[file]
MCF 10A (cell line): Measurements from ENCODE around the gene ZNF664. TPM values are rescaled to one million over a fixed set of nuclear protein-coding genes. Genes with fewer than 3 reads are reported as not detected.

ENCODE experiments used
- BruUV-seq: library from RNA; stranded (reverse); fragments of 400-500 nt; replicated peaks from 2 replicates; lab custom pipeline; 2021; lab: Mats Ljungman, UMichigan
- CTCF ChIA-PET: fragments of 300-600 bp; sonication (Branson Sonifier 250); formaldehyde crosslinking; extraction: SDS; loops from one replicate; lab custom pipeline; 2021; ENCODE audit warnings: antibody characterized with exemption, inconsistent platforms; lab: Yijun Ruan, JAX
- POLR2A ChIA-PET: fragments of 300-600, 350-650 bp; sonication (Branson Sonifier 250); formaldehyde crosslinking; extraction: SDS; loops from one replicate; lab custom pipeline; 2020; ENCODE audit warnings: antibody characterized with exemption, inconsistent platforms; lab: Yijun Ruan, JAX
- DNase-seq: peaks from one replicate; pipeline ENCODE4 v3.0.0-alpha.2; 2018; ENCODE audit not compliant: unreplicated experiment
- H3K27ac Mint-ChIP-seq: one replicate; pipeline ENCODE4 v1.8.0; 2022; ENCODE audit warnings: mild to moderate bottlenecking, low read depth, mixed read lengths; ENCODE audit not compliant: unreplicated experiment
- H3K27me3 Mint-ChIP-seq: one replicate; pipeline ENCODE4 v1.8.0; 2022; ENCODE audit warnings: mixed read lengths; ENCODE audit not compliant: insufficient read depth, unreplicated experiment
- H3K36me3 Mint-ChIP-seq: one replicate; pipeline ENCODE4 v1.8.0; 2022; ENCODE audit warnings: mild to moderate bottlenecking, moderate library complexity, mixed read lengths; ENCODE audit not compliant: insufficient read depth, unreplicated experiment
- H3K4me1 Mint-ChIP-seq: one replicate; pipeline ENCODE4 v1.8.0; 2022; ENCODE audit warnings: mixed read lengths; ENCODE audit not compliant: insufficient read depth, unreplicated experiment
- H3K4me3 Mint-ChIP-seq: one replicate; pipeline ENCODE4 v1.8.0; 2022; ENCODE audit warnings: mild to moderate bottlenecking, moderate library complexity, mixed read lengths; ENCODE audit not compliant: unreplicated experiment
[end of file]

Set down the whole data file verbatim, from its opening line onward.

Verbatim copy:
MCF 10A (cell line): Measurements from ENCODE around the gene ZNF664. TPM values are rescaled to one million over a fixed set of nuclear protein-coding genes. Genes with fewer than 3 reads are reported as not detected.

ENCODE experiments used
- BruUV-seq: library from RNA; stranded (reverse); fragments of 400-500 nt; replicated peaks from 2 replicates; lab custom pipeline; 2021; lab: Mats Ljungman, UMichigan
- CTCF ChIA-PET: fragments of 300-600 bp; sonication (Branson Sonifier 250); formaldehyde crosslinking; extraction: SDS; loops from one replicate; lab custom pipeline; 2021; ENCODE audit warnings: antibody characterized with exemption, inconsistent platforms; lab: Yijun Ruan, JAX
- POLR2A ChIA-PET: fragments of 300-600, 350-650 bp; sonication (Branson Sonifier 250); formaldehyde crosslinking; extraction: SDS; loops from one replicate; lab custom pipeline; 2020; ENCODE audit warnings: antibody characterized with exemption, inconsistent platforms; lab: Yijun Ruan, JAX
- DNase-seq: peaks from one replicate; pipeline ENCODE4 v3.0.0-alpha.2; 2018; ENCODE audit not compliant: unreplicated experiment
- H3K27ac Mint-ChIP-seq: one replicate; pipeline ENCODE4 v1.8.0; 2022; ENCODE audit warnings: mild to moderate bottlenecking, low read depth, mixed read lengths; ENCODE audit not compliant: unreplicated experiment
- H3K27me3 Mint-ChIP-seq: one replicate; pipeline ENCODE4 v1.8.0; 2022; ENCODE audit warnings: mixed read lengths; ENCODE audit not compliant: insufficient read depth, unreplicated experiment
- H3K36me3 Mint-ChIP-seq: one replicate; pipeline ENCODE4 v1.8.0; 2022; ENCODE audit warnings: mild to moderate bottlenecking, moderate library complexity, mixed read lengths; ENCODE audit not compliant: insufficient read depth, unreplicated experiment
- H3K4me1 Mint-ChIP-seq: one replicate; pipeline ENCODE4 v1.8.0; 2022; ENCODE audit warnings: mixed read lengths; ENCODE audit not compliant: insufficient read depth, unreplicated experiment
- H3K4me3 Mint-ChIP-seq: one replicate; pipeline ENCODE4 v1.8.0; 2022; ENCODE audit warnings: mild to moderate bottlenecking, moderate library complexity, mixed read lengths; ENCODE audit not compliant: unreplicated experiment